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Q. What is one quality of a great COO?
The world is full of terrible task managers. Task management accountability comes from above. If an entry-level employee forgets a task, his manager catches it. If management forgets, the next person does and so on. But the COO is the last line of defense. Companies can crumble if one wrong task gets past the COO. Would you bet your company on your COO never forgetting a task? You just might be. — Anthony Johnson, American Injury Attorney Group
Tracking projects, tasks, team launches and so much more requires incredible organization skills. Without it, the hard work of your team can easily be lost in the shuffle. In online businesses especially, trying to keep track of digital files, software, logins and virtual check-ins makes organization even more important. — Kelly Azevedo, She’s Got Systems
Your COO should share the same vision. If you don’t, this will really hurt your business. This is the person who is going to be operating your business while you’re not there. This person must share the same goals and long-term vision as all the founding team. — Peter Daisyme, Hosting
A COO must have a very high level of communication skills that span all levels of management, as well as the hard-working people moving the business forward. Almost like a translator in order for operations to run smoothly day to day, the COO must understand all the aspects of the business and be able to communicate them to the CEO clearly. — Phil Chen, Systems Watch
As a COO, you need to never settle for “good enough.” Things can always be done better, more efficient and looked at from another angle. Don’t ever settle for a work around; strive for a solution. And always remember that what was perfect yesterday may need to be improved upon today. — Laura Land, EMPIRE Cell Phone Accessories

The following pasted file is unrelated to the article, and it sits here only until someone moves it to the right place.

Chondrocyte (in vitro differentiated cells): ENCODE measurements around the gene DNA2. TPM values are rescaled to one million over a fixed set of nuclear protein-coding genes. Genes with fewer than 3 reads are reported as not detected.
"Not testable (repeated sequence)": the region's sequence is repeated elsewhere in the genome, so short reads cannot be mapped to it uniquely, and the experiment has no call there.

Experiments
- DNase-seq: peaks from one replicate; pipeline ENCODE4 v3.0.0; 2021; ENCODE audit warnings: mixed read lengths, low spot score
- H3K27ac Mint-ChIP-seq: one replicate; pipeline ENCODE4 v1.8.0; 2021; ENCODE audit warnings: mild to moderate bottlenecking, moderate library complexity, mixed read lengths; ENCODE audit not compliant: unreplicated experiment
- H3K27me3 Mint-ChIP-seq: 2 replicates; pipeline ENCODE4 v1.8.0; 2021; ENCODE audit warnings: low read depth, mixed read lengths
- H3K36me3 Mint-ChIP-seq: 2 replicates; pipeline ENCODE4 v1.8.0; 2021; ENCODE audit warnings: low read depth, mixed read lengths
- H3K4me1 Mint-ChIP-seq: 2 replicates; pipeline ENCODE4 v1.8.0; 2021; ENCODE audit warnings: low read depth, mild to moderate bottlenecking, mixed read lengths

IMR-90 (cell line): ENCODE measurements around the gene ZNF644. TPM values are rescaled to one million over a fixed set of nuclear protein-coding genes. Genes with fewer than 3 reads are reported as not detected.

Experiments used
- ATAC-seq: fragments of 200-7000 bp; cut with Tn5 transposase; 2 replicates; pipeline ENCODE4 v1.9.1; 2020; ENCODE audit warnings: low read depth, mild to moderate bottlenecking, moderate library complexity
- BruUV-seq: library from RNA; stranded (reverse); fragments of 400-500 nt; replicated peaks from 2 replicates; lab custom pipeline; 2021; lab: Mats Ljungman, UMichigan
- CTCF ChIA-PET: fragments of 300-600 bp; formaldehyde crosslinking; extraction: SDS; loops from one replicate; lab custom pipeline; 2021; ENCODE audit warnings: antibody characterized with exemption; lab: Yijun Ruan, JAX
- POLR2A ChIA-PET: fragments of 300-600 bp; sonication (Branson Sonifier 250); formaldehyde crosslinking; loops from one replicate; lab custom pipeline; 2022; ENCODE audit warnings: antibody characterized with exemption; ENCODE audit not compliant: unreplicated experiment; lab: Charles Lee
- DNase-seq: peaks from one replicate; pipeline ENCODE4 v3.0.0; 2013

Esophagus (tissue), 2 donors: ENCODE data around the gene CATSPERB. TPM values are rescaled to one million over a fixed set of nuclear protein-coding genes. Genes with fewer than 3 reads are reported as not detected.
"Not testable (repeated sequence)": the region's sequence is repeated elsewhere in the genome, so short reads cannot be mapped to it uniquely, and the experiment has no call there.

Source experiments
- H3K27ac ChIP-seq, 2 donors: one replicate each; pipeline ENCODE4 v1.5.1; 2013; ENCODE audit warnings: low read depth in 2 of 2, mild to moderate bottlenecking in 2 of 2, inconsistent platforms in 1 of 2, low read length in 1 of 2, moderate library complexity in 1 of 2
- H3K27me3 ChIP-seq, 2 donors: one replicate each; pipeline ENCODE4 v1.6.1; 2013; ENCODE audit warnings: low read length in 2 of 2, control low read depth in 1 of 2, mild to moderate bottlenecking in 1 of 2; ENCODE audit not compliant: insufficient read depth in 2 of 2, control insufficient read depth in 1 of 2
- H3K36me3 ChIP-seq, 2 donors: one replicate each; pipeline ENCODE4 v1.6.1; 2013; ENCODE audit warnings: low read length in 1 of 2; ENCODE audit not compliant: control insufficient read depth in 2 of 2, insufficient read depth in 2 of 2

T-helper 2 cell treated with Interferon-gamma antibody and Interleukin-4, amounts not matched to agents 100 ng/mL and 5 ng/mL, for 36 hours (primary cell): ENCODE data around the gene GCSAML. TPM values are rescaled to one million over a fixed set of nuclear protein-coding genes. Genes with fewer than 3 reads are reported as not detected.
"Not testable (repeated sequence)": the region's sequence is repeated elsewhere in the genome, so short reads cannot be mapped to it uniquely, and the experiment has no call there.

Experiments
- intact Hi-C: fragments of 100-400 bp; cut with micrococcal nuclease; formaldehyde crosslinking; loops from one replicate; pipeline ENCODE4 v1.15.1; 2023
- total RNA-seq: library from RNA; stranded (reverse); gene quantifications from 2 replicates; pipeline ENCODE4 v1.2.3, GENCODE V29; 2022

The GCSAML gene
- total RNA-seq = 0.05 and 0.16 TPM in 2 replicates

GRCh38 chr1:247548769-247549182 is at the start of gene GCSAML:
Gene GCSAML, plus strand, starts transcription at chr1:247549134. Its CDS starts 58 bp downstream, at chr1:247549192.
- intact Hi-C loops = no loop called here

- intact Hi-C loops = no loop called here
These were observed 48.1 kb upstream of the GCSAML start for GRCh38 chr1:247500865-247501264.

6. Love for new tools and systems
A great COO should love discovering and experimenting with new tools and systems to build greater efficiencies. Just because a project management tool or program was great in 2011 doesn’t mean it’s still the best out there. The best COOs are always looking to improve upon things that others might accept as “good enough” or standard practice. — Brittany Hodak, ZinePak
A great COO is data-driven and understands the key metrics to track and optimize for. The COO’s goal is to make the business more efficient, and by understanding the metrics that best model the efficiency of the company, they are able to objectively improve and streamline operations. — Randy Rayess, VenturePact
The COO has to make sure that the company is running smoothly. This means that often she/he will have to get buy-in throughout the organization. If my employees respect the COO, then work gets done. — Tamara Nall, The Leading Niche
Our COO is highly effective because of his coaching skills. Rather than handing out tasks and setting deadlines, the COO is there to guide teammates to be more productive and strategic. Instead of, “You need to do this by this date,” the COO asks, “What do you think you need to do to help us reach our current weekly goal?” and then works with the person to set their individual roadmap. — Nanxi Liu, Enplug
A COO will always wear multiple hats and have numerous responsibilities. Some COOs go through the motions, look over daily operations and ensure successful completion of projects. Others possess a unique passion for what they do, and constantly go above and beyond. They have a vision for what can be done next and what can be done better. They are passionate and put heart into what they do. — Miles Jennings, Recruiter.com
11. Ability to create efficient processes
I think the most important attribute of a COO is the ability to create effective and efficient processes. You can save a lot of money and achieve scalability for your businesses through the processes or operations. A good COO should be able to visualize these processes and implement them in an easy-to-understand way with their team members. — Andy Karuza, SpotSurvey
Great COOs are practical visionaries — that is, he or she not only has a vision of success, but can also execute it on an operational level. This allows COOs to increase the efficiency of the business by understanding the technicalities of each process. — Faraz Khan, Khan Investments
13. Ability to jump in the trenches
In our company, talking to customers is a big part of how we operate. Among many other things, I believe it’s good for a COO to be hands-on when possible. Not only does it boost the team morale, but it shows the customers that our leadership isn’t afraid to jump in the trenches. — Ryan Shank, Mhelpdesk